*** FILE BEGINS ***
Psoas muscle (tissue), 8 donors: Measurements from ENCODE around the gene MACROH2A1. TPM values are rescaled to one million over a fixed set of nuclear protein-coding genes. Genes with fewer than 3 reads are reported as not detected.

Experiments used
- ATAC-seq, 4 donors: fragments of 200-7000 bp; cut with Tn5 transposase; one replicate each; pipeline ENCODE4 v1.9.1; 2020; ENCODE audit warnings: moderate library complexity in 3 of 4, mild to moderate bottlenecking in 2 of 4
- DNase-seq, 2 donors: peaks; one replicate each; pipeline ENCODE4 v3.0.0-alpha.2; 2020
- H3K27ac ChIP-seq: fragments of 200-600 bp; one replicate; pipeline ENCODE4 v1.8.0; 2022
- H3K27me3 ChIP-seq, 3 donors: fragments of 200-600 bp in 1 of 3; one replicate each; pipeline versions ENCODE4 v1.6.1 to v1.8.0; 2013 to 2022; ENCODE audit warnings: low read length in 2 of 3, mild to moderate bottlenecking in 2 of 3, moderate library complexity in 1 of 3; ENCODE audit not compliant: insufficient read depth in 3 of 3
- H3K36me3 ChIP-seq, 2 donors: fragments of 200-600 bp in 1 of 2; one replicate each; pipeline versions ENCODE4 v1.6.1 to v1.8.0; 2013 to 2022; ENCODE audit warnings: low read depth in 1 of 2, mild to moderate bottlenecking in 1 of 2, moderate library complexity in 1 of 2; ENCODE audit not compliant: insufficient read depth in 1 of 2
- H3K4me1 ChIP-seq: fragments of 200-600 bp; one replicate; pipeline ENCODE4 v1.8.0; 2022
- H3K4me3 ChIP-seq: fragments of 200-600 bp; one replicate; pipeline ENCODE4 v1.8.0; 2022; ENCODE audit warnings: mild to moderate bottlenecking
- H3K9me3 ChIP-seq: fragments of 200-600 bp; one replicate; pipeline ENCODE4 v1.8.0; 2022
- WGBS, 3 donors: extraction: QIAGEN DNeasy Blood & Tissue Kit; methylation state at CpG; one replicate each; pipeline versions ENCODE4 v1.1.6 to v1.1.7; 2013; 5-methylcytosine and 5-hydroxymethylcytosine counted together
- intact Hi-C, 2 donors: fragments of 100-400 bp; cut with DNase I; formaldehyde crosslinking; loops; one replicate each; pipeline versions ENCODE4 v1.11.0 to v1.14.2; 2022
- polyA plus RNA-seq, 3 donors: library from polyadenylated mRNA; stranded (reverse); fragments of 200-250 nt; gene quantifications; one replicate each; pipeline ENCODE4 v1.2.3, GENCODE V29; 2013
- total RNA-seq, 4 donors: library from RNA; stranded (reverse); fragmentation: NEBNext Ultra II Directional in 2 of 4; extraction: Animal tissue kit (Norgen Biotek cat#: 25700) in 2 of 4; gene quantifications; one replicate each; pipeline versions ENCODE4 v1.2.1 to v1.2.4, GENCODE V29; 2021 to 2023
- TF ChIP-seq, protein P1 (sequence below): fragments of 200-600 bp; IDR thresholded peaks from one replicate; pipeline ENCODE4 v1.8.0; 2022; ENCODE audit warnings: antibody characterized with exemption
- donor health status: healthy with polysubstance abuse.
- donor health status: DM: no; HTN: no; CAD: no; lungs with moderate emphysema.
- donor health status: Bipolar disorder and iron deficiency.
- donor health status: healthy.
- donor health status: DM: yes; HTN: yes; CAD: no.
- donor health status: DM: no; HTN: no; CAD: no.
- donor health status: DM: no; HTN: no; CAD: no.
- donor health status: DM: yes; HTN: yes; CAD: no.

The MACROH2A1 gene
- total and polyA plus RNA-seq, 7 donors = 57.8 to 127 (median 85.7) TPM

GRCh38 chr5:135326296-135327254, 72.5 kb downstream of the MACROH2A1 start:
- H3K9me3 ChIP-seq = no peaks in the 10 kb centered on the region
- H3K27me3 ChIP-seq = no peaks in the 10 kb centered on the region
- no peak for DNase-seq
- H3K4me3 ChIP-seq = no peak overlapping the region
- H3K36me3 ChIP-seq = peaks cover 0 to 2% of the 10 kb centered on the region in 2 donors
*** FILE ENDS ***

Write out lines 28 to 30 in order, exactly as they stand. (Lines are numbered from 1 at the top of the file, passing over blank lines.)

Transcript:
- H3K27me3 ChIP-seq = no peaks in the 10 kb centered on the region
- no peak for DNase-seq
- H3K4me3 ChIP-seq = no peak overlapping the region